Thank you. It’s an older 93mm Rescue. It had a 60/40 or something blade. I shortened it and made it a wharnie. Don’t you love how Photobucket put their logo over every picture? I think it’s fabulous. :rolleyes:

Image
- best wishes, Jazz.

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Re: Compendium of tips for sharpening serrated knives

Postby Doeswhateveraspidercan » Sun Aug 04, 2019 6:22 pm

photobucket branding not cool.

Your Modification Awesome. Wharncliffe Blade’s are your thing right?

Having seen one of your other videos it almost got me to buy a wharncliffe Delica probably will next any good Wharncliffe Spydie recommendations besides the fighting knives?
:spyder: Make Mine Spyderco :spyder:

I have tried many different High End brands and only Spyderco consistently produces High Quality Knives with the most Innovative Steels and Incredible Designs and often for less money than others.

I have been surprised many times by Sal's design in the dark philosophy and agree with it. How it feels in the hand and how it cuts matters more than how it looks. Lipstick on a pig, does not make it something other than a pig.

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Re: Compendium of tips for sharpening serrated knives

Postby Jazz » Sun Aug 04, 2019 6:34 pm

Doeswhateveraspidercan wrote:
Sun Aug 04, 2019 6:22 pm

Having seen one of your other videos it almost got me to buy a wharncliffe Delica probably will next any good Wharncliffe Spydie recommendations besides the fighting knives?

Yes, I like a wharncliffe, especially for work. Not sure if you know how the wharnie Delica came about. Here’s a link to the thread. Ignore it if it’s old news to you, bro. Sal and Eric are awesome for listening to some of us complain. :o

viewtopic.php?f=2&t=70607&p=1082686#p1082686

Which are fighting knives to you? I’d say the Yojimbo is a self defence knife. Anyway, the Delicas are perfect examples of a wharncliffe blade. They just work. I can’t imagine replacing my Delica work knife for anything else, ever. I didn’t just make a vid about it, I love it. The Dragonfly wharnie is pretty neat. Small, but powerful, and if you like a choil, it’s there.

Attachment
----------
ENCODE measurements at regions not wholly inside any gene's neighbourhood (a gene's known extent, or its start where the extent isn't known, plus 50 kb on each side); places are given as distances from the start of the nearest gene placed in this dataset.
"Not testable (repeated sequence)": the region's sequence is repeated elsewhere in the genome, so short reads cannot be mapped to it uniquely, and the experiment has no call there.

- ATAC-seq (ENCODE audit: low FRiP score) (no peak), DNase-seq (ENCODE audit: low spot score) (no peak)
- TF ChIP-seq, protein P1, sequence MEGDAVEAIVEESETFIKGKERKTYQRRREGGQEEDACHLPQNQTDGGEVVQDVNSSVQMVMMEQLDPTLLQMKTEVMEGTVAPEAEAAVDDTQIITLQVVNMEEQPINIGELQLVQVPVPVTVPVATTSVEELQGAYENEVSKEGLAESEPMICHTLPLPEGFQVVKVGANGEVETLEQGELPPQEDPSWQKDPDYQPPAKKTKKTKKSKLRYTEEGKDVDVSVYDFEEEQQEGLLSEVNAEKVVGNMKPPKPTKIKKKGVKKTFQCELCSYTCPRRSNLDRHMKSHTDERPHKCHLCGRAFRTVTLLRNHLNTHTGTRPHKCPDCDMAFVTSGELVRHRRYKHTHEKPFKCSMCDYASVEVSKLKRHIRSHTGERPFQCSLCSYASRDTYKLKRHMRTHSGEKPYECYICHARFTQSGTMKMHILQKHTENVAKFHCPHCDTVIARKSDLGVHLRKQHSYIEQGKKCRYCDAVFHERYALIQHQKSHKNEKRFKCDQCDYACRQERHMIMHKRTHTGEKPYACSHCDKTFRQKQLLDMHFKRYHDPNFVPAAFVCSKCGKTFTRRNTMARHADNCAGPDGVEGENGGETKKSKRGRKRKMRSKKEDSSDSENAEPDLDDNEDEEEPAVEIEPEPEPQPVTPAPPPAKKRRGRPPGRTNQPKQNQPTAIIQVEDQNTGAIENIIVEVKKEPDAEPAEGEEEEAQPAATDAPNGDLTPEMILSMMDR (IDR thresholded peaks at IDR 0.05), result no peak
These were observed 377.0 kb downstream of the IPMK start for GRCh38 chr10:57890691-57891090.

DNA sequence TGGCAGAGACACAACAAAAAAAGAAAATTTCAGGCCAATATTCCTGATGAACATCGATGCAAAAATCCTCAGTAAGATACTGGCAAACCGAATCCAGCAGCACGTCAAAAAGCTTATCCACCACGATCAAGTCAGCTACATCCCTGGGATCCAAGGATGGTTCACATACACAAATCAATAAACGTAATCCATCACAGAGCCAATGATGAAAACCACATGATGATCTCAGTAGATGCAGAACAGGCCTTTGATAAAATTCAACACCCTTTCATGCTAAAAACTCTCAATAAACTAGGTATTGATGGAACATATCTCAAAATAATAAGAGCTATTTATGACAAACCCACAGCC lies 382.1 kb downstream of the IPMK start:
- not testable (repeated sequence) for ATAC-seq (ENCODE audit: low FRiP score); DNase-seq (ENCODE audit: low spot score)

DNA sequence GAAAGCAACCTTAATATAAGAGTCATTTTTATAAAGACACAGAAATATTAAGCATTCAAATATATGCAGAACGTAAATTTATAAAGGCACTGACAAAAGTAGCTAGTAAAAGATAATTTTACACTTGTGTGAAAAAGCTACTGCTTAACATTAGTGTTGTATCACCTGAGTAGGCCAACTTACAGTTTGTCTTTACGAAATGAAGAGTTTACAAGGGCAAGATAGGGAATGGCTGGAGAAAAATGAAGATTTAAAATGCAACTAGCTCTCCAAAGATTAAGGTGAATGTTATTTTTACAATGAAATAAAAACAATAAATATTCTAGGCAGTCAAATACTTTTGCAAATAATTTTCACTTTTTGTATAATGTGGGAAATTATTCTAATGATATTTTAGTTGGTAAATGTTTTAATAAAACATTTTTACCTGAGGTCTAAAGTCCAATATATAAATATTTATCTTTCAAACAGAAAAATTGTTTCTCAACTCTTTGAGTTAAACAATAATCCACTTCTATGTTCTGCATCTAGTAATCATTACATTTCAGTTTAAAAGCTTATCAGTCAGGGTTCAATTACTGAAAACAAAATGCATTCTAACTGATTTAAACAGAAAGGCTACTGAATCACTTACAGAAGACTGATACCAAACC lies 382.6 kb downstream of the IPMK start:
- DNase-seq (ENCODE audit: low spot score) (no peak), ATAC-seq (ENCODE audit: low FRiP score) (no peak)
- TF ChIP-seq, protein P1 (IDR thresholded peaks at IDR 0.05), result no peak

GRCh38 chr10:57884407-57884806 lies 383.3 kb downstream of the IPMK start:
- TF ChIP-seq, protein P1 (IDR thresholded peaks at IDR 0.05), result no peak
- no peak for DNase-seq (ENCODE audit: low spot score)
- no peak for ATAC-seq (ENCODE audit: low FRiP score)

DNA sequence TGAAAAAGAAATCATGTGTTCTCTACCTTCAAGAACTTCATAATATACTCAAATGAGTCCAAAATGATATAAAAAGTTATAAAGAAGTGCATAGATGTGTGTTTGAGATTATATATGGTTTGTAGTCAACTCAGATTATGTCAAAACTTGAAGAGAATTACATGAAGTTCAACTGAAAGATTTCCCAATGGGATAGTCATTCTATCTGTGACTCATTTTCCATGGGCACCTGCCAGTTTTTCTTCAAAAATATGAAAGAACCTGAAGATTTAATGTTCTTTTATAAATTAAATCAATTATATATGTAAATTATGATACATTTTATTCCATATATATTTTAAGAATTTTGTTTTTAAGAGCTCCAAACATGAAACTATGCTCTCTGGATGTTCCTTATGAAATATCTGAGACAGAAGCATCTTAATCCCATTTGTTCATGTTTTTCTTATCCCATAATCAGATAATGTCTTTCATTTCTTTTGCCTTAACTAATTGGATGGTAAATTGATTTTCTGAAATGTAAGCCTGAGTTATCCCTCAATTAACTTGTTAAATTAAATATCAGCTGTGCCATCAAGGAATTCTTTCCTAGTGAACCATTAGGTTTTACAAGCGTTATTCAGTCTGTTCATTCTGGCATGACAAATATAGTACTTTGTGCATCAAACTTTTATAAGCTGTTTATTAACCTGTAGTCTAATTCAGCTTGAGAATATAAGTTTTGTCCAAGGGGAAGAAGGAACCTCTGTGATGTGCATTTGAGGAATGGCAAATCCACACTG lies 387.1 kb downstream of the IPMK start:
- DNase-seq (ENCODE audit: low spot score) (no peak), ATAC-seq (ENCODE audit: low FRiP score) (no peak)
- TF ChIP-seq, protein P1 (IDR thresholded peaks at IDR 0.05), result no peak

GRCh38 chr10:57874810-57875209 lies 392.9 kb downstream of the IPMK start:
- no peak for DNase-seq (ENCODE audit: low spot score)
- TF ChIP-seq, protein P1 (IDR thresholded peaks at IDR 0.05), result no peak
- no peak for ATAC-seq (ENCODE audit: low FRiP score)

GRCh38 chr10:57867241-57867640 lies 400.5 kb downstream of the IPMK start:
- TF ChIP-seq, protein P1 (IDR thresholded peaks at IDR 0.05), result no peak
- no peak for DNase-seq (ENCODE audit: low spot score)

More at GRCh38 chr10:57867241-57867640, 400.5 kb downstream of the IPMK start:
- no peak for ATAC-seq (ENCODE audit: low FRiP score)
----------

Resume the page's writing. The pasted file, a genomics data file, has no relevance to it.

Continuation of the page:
- best wishes, Jazz.

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Re: Compendium of tips for sharpening serrated knives

Postby cabfrank » Sun Aug 04, 2019 6:51 pm

I haven't read the entire thread yet, I will, but I just wanted to say the info and demo in the first post is fantastic. Thanks, Vivi. I do love my PE Pac Salt, but I have to get an SE also.

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Re: Compendium of tips for sharpening serrated knives

Postby Vivi » Sun Aug 04, 2019 7:40 pm

Wartstein wrote:
Sun Aug 04, 2019 2:21 am
I have a question on edge holding of SE blades (thought about starting a new thread, but than I figured THIS very helpfull thread needs a bump anyway):

- I can keep / get my SE Endela sharp quite easily on the Sharpmaker
- I use the 15 degree setting, of course the corner of formerly the brown, recently only the white stone
- I use Vivis method: Basically sharpening the scalloped side to 15 degree, on the other side I use a very shallow angle just to cut off the burr. Nothing else, no stropping or whatever
- I stop when the knife cleanly cuts printer paper (with each of the larger serrations), don´t need any more sharpness personally.
- So the edge is basically sharpened to 15 degrees INCLUSIVE, which works impressively well for almost any task. Tbh I can´t think of many tasks where a plain edge would do better
- BUT: My VG 10 serrated Endela holds an edge for a noticeable shorter amount of time than my PE VG10 knives do, even when I only perform rather light duty tasks.

- Could it be, that I just overestimate the stability of a 15 degree inclusive edge?
- Should I go to the 20 degree setting or wait till I really sharpened away all of the factory edge (in my experience edge holding sometimes gets better after some sharpening procedures (btw: This is VERY true for ESEE knives imho...)?

To be clear: Despite the not so impressive edge holding, I still really like a fully serrated blade a lot more than I thought I would!
What's the hardest use you're putting the knife through?

Like others mentioned, depending on what you're cutting, a 20 degree microbevel could give you better results. It will have a stronger edge that way.

Do you have a strop? Stropping a knife is a good way to check for a burr. If there is a burr it will grab buffing compound, making it obvious which parts need a little more work.

Your knife should get sharp and stay sharp as well as PE whether you're using the brown or white rods. It will lose push cutting sharpness faster with a brown rod edge, and slicing sharpness quicker with a fine white rod edge.

Have you noticed the teeth between scallops being bent at all? Any of the tips missing? Any spots on the scallops where light reflects if you're looking straight at the apex? Any of those things can indicate edge damage.